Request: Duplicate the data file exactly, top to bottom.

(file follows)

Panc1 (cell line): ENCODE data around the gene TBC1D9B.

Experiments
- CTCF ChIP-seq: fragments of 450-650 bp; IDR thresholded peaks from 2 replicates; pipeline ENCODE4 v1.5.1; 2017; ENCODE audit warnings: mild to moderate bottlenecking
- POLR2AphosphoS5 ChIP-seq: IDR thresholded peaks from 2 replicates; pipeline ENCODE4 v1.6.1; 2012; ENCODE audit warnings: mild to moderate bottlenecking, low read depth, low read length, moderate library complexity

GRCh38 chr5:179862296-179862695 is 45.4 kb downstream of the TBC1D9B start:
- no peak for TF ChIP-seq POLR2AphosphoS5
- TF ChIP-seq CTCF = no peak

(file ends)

Panc1 (cell line): ENCODE data around the gene TBC1D9B.

Experiments
- CTCF ChIP-seq: fragments of 450-650 bp; IDR thresholded peaks from 2 replicates; pipeline ENCODE4 v1.5.1; 2017; ENCODE audit warnings: mild to moderate bottlenecking
- POLR2AphosphoS5 ChIP-seq: IDR thresholded peaks from 2 replicates; pipeline ENCODE4 v1.6.1; 2012; ENCODE audit warnings: mild to moderate bottlenecking, low read depth, low read length, moderate library complexity

GRCh38 chr5:179862296-179862695 is 45.4 kb downstream of the TBC1D9B start:
- no peak for TF ChIP-seq POLR2AphosphoS5
- TF ChIP-seq CTCF = no peak